21 Things Asian People Are Tired Of Hearing


"Do you know Kung Fu?" (0:60)

Stream

 
1. Asian people didn't ask Buzzfeed to make this video (of which I'm pretty sure they have multiple other articles and videos of already and are just trying to make more money) so don't accuse us of acting all pissed over small things.

2. No, asking what ethnicity we are isn't an offensive question. It's when you're a complete stranger, don't even say hi, and you ask with buggy ass eyes and I can tell you're only asking to entertain yourself on a guessing game that it becomes offensive. If you're interested in my ethnicity, cool. If you want a guessing game and start rattling off stereotypical questions that you could easily google or randomly ask how to say something in Chinese, you can begin to fuck off.

3. Interrupting my answer half way and going "ching chong" is indeed offensive.

4. Have I ever eaten dog? Do African people eat ants and monkey? Do Americans eat McDonald's and Starbucks for every meal? Do British people drink tea and eat crumpets? Again, it's how it's asked. If you're genuinely interested in knowing if I've personally tried dog because you're familiar with my culture and want to know more, cool. If you know absolutely nothing and are just asking based on a stereotype you heard so you can have your little bit of entertainment off me, then you can leave.

5. Saying my English is really good is perhaps not directly offensive. But it's condescending and just plain ignorant and annoying. Wow you were born in America and English is your first language?? What, were you born in Mississippi in 1930? Get with it.

6. Saying we look like insert the one or two Asian celebrities people know OK, some of us do look like a given celeb, but so do people of other races. But it's when you say that to someone who looks nothing like that celeb is when it gets annoying, or offensive, because it shows you think we all look alike. Hey, maybe you really can't tell the difference. Oh wait, but somehow you manage to not mix up the names of your Asian friends. And even if you really can't tell, learn if you're one of those people and stop asking.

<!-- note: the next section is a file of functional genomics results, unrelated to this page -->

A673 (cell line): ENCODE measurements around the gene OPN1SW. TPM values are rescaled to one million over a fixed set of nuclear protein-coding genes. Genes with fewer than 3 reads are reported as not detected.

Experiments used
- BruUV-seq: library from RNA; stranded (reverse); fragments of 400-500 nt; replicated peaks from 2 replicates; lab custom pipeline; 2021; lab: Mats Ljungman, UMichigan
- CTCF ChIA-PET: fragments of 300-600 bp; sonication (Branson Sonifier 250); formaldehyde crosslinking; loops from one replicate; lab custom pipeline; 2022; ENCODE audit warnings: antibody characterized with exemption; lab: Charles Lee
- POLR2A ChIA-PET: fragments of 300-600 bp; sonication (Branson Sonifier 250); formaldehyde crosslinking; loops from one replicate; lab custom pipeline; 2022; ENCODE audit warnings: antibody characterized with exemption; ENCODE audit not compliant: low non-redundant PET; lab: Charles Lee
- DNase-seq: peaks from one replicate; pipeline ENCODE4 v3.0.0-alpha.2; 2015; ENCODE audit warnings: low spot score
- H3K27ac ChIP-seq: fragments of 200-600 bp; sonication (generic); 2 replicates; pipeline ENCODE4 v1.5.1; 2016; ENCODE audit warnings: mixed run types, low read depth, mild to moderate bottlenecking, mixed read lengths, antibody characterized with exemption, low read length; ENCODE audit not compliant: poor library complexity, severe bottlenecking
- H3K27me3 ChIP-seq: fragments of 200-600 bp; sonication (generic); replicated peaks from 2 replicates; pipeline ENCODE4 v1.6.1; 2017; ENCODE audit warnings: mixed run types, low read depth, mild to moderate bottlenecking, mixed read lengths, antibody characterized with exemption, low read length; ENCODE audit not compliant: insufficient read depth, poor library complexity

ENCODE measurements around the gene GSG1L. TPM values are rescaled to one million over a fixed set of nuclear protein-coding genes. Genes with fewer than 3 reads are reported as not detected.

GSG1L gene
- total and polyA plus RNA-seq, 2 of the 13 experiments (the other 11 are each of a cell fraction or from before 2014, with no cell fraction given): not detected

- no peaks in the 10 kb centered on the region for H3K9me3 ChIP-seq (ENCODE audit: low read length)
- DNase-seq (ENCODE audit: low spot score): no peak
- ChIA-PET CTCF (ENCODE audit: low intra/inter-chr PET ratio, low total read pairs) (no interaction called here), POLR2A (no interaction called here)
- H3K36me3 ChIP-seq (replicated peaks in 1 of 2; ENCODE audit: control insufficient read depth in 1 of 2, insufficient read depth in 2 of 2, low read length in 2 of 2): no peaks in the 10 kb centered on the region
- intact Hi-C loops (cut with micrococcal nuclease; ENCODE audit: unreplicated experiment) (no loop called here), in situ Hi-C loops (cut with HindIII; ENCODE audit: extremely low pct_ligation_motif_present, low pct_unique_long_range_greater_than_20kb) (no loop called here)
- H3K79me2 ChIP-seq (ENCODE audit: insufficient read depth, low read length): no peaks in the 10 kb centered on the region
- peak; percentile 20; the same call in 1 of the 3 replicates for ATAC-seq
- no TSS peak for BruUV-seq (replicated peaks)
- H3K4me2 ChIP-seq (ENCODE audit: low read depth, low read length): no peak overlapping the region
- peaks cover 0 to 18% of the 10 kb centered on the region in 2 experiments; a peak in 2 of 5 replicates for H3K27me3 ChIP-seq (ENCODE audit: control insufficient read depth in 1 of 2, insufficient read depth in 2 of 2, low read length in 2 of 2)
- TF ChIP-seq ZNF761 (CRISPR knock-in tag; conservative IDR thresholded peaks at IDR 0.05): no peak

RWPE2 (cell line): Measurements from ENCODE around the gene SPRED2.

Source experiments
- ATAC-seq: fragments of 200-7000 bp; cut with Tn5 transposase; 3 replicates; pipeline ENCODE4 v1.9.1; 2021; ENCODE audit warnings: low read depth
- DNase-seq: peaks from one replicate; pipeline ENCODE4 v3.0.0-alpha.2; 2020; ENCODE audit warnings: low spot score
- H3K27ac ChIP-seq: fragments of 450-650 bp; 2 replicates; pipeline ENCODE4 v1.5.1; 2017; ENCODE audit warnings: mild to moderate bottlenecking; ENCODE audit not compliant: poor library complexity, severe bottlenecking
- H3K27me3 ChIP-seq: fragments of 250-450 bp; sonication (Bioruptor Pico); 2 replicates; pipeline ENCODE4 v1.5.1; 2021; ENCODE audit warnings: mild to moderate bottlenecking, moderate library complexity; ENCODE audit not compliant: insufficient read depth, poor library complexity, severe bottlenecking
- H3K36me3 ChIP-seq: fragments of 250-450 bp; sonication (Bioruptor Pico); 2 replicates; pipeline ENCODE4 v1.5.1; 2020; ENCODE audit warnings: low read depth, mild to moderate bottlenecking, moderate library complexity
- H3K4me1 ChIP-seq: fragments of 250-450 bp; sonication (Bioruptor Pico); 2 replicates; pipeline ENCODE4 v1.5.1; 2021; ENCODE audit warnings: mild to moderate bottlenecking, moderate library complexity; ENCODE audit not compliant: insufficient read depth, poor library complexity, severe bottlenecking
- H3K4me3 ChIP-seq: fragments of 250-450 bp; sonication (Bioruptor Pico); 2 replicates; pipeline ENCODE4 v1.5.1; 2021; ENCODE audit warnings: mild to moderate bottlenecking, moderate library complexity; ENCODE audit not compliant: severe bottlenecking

7. Honestly a lot of these are just how it's asked. In my experience, most people ask in an offensive way where they're clearly just trying to entertain themselves and entertain the idea of certain stereotypes applying to real people. I've only met 1 person who genuinely was interested, not just some idiot blabbering with a "special" eye toward Asian people.

BONUS: One time I was on vacation (my family and I are Korean) in Cancun. We were eating in a restaurant and some old white guy comes up to us with that oh so familiar glazed-eye, self-entertaining smile and starts speaking to us in Chinese out of nowhere. Wow you're white and you can speak a foreign language? Wow we're Asian and so you can't communicate to us in English even though we've been speaking English next to your table the entire time? What are you trying to say? What are you trying to prove? Or are you just entertaining yourself? Do you see me speaking Spanish to all the Latino waiters in the restaurant? If you can't see how that's offensive, it's just obnoxious and annoying. At least introduce yourself and find out if we even speak Chinese. Don't interrupt our dinner to say something incomprehensible to us.  It's like all common social etiquette goes out the window under the guise of "we're just asking"

So in sum:

No, it's not offensive. It's how you ask. And even if it's not offensive, it can be rude, obnoxious, or annoying. 
Свернуть











Популярные сообщения из этого блога

Разговорный Летний Интенсив